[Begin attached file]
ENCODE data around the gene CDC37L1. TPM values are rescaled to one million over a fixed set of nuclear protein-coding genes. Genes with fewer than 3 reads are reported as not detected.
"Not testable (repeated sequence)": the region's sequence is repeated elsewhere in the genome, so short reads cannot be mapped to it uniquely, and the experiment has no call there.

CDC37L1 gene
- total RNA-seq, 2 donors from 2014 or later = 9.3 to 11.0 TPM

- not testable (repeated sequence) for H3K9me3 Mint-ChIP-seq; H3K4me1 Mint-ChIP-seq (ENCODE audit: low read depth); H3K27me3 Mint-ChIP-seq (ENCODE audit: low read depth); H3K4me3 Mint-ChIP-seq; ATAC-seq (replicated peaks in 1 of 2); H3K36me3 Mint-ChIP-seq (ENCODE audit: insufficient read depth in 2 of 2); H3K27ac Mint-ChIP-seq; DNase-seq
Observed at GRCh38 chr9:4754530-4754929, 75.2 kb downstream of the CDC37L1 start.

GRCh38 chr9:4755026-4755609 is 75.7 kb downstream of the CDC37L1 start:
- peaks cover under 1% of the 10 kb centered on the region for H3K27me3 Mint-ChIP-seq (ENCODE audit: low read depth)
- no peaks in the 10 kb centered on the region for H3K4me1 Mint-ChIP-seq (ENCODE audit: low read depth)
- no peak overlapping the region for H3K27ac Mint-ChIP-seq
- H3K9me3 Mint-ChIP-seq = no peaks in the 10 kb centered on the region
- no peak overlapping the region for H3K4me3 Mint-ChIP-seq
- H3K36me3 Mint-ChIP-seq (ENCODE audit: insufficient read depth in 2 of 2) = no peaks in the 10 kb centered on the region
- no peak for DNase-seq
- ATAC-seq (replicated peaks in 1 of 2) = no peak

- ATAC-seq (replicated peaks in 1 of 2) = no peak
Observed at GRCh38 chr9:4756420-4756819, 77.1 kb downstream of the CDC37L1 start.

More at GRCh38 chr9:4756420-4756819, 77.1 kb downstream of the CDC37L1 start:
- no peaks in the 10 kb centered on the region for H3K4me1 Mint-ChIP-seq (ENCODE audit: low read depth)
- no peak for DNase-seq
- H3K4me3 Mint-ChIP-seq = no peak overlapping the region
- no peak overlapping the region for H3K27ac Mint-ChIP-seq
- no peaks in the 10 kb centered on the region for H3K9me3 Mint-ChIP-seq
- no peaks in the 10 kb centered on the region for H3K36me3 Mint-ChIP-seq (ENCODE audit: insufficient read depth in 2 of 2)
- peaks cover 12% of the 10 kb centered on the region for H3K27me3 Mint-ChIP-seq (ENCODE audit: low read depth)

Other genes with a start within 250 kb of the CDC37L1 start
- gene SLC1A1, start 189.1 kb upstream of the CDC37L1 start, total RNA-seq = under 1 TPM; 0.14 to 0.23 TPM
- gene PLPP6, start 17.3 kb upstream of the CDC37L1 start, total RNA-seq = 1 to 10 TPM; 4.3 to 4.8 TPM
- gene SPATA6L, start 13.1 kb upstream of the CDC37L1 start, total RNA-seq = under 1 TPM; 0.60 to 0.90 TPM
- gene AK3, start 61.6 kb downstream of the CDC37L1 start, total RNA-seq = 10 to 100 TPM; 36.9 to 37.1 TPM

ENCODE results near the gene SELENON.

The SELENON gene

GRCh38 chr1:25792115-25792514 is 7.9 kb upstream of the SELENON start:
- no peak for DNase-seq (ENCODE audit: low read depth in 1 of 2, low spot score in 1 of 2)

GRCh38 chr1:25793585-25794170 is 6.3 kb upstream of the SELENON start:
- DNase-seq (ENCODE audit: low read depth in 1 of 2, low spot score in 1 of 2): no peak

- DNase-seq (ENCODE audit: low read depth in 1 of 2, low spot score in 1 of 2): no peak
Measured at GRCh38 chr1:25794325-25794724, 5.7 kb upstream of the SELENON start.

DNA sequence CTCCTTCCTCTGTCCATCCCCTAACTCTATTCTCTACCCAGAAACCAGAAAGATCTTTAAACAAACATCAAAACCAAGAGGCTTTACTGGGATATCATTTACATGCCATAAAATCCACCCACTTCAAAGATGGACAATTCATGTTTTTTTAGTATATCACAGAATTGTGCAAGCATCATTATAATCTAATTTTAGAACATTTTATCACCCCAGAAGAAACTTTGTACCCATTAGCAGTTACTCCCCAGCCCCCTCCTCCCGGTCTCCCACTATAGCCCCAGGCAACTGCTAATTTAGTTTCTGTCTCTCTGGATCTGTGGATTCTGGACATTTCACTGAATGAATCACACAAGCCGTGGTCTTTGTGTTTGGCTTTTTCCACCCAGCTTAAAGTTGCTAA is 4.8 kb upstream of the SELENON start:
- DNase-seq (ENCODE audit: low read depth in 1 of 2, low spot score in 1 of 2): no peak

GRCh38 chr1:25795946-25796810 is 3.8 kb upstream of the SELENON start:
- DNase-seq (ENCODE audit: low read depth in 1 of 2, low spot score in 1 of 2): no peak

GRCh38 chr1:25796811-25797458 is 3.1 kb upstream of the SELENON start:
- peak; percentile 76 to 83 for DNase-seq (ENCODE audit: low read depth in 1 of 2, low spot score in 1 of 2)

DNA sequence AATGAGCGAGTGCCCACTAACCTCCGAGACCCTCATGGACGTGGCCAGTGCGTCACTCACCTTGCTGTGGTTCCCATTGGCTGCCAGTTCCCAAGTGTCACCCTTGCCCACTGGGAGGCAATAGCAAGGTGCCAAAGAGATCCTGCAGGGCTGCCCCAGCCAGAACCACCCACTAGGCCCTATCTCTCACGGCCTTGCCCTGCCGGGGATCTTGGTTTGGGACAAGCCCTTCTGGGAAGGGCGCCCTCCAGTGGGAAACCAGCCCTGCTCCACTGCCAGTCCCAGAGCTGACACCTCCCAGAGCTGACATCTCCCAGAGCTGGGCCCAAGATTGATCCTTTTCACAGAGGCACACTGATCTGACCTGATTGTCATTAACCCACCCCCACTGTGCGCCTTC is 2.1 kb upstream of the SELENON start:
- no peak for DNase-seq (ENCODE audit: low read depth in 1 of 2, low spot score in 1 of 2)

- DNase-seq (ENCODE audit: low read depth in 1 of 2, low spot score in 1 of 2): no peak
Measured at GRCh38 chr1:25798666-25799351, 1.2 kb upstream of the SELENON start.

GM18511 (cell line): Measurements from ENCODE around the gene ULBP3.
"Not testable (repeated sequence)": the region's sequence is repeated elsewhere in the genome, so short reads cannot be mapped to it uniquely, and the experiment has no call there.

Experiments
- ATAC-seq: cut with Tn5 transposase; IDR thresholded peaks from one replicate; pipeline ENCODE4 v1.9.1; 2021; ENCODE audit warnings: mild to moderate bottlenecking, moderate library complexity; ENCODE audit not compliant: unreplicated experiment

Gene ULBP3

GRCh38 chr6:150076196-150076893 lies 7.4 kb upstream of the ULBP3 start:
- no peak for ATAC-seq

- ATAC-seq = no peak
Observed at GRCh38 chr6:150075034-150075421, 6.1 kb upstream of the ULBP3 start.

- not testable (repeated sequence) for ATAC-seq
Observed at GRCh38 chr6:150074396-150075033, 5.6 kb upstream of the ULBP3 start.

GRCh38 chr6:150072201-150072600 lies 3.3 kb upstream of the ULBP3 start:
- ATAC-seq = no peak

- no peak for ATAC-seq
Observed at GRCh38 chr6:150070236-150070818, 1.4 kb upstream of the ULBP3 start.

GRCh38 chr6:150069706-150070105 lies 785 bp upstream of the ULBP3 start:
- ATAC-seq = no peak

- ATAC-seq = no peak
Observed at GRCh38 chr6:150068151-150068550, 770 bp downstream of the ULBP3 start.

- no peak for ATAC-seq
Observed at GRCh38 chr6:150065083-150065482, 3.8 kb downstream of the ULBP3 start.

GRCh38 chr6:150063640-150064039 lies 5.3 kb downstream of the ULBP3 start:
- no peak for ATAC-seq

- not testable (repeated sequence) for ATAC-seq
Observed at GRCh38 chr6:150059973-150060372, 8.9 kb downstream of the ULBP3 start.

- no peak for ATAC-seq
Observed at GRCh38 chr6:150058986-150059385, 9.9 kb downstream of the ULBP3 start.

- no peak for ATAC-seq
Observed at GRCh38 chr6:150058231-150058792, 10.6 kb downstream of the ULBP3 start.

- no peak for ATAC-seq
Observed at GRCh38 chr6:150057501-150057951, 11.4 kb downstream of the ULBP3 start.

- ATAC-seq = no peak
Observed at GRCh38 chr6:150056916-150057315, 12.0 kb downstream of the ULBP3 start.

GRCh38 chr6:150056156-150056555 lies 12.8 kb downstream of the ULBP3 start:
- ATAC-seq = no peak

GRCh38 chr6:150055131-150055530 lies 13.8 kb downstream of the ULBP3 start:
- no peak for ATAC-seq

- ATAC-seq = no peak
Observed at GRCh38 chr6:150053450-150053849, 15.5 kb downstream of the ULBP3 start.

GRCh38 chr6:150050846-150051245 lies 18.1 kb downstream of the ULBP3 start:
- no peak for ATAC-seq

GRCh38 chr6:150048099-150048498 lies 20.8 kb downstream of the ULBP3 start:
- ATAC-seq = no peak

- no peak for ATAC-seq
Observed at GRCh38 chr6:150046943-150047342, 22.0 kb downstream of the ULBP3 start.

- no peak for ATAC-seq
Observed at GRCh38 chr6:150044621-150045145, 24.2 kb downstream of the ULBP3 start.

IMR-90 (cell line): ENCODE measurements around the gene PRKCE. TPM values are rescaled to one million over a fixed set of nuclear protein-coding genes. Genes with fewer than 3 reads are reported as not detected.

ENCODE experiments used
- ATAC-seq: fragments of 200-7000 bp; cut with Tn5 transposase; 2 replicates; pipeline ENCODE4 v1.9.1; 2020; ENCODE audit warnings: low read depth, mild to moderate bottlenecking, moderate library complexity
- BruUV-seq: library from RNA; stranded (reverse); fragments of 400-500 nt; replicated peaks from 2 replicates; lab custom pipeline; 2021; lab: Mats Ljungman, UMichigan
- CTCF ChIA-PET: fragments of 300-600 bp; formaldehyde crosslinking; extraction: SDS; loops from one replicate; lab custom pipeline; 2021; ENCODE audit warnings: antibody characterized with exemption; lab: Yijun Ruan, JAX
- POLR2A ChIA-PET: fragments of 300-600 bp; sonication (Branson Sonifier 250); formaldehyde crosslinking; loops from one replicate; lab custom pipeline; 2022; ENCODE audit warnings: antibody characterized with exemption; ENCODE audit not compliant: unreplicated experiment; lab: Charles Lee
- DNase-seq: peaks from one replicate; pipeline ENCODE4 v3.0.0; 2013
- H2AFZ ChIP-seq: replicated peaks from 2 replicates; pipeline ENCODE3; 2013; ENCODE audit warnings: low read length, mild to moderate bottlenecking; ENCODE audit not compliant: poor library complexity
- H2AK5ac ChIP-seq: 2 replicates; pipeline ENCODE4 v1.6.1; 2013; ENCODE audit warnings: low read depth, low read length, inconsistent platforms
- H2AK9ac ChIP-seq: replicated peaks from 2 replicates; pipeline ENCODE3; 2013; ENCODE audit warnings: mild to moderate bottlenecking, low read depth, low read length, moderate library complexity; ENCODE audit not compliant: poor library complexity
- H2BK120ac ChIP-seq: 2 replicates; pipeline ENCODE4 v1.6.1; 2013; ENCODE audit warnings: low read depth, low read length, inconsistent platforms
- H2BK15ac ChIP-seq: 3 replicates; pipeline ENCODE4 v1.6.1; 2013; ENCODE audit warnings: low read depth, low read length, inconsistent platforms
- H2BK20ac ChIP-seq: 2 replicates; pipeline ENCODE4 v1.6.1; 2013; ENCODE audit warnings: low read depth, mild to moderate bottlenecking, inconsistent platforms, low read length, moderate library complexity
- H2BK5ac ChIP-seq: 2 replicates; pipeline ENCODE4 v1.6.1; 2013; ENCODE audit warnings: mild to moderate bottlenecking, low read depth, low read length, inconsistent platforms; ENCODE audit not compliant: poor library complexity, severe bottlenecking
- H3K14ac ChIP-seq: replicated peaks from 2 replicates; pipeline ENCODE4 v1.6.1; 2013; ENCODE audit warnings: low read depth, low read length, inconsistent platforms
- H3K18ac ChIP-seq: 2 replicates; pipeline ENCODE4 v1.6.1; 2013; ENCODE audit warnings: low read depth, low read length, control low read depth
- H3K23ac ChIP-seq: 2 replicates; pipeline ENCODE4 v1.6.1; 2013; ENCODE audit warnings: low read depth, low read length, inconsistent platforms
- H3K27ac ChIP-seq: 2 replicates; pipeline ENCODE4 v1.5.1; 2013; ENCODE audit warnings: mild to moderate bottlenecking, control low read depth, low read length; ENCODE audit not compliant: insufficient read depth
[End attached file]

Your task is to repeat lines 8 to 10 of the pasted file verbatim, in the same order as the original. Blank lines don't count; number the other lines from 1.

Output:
- peaks cover under 1% of the 10 kb centered on the region for H3K27me3 Mint-ChIP-seq (ENCODE audit: low read depth)
- no peaks in the 10 kb centered on the region for H3K4me1 Mint-ChIP-seq (ENCODE audit: low read depth)
- no peak overlapping the region for H3K27ac Mint-ChIP-seq